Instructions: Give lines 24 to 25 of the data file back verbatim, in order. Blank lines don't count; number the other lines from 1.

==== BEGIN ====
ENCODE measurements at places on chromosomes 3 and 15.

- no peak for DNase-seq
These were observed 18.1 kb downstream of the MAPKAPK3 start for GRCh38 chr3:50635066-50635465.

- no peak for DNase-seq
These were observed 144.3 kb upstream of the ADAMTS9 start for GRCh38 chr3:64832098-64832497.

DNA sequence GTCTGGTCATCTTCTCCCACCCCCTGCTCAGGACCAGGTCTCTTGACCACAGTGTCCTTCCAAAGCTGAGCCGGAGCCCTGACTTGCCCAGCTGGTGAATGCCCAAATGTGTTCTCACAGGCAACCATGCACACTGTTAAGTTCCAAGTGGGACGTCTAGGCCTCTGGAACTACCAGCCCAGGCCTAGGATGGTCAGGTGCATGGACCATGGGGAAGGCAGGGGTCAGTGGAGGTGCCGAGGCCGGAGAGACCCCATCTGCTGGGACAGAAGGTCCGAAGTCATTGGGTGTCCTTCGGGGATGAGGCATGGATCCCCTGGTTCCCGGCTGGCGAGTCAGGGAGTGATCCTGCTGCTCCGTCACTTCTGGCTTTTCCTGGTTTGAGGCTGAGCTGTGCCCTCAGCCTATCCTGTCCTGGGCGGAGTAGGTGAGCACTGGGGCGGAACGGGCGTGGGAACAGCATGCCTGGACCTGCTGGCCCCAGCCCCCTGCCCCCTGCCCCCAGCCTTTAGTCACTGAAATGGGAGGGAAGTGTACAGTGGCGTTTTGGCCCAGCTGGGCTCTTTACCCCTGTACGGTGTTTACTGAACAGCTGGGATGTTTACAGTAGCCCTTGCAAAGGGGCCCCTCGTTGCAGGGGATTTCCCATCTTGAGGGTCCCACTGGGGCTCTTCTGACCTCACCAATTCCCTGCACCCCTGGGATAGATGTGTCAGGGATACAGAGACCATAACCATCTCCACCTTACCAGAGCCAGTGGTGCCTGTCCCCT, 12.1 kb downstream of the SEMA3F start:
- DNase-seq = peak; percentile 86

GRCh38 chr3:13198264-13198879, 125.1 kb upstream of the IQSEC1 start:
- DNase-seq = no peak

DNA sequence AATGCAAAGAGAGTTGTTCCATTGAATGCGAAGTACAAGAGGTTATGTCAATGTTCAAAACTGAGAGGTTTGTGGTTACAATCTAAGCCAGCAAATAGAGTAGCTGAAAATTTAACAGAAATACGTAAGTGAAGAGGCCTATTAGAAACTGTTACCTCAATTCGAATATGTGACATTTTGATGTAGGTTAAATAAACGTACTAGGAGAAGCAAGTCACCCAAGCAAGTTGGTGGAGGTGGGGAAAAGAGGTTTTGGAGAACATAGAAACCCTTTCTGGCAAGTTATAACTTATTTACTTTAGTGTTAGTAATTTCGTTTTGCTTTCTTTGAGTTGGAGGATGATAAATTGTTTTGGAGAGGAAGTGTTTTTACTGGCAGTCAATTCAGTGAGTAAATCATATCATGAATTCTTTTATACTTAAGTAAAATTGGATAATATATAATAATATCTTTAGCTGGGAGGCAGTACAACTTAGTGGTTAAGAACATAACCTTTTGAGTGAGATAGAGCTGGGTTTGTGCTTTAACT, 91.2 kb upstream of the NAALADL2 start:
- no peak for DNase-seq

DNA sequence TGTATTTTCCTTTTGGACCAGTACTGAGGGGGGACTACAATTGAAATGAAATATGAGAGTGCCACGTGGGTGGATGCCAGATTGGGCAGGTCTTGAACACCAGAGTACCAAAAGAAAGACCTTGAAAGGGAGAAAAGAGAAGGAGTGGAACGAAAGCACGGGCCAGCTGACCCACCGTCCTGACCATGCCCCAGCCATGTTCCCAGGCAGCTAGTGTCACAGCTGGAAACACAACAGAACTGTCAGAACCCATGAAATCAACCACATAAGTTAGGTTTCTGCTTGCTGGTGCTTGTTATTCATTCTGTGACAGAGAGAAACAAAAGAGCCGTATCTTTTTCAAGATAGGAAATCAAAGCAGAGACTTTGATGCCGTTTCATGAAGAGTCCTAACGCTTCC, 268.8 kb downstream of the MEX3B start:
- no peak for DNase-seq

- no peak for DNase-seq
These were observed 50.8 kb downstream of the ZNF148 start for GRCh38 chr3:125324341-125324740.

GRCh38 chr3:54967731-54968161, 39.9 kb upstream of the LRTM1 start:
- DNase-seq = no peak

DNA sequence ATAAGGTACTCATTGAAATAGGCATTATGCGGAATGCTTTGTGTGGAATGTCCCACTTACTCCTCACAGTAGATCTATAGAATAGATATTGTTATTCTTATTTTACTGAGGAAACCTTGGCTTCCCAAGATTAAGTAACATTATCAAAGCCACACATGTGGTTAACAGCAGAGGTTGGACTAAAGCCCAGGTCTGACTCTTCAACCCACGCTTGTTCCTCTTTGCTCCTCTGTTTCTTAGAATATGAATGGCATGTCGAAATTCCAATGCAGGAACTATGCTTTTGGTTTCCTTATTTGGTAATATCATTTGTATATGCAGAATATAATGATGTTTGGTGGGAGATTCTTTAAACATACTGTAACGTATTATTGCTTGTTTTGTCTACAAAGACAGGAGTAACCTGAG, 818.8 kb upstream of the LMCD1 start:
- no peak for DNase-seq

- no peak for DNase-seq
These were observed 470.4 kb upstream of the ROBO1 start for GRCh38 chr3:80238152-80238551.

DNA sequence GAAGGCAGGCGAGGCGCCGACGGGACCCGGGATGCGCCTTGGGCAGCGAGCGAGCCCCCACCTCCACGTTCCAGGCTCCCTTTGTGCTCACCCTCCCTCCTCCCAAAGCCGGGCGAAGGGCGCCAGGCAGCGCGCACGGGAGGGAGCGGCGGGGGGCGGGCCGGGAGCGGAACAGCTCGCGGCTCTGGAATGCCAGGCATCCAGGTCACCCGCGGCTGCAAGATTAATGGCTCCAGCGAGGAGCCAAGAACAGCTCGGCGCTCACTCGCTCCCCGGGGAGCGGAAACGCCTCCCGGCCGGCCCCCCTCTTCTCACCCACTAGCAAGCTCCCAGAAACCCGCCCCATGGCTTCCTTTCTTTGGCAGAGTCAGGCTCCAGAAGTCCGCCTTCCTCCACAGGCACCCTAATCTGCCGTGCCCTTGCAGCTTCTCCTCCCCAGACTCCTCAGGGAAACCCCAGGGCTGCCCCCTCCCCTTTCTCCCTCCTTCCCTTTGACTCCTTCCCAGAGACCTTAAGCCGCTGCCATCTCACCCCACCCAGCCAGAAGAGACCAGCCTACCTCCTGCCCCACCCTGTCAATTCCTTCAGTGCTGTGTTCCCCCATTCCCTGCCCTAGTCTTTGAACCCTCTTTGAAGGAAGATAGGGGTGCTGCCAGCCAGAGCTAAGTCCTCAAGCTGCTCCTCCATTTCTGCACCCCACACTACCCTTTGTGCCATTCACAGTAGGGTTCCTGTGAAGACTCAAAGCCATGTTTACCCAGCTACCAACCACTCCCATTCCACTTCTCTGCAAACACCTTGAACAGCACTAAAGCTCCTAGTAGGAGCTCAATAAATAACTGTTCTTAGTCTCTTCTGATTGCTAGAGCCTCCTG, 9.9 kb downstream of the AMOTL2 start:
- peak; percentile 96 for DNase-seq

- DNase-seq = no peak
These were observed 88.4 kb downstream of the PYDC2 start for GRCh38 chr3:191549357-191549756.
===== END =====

- DNase-seq = no peak
These were observed 88.4 kb downstream of the PYDC2 start for GRCh38 chr3:191549357-191549756.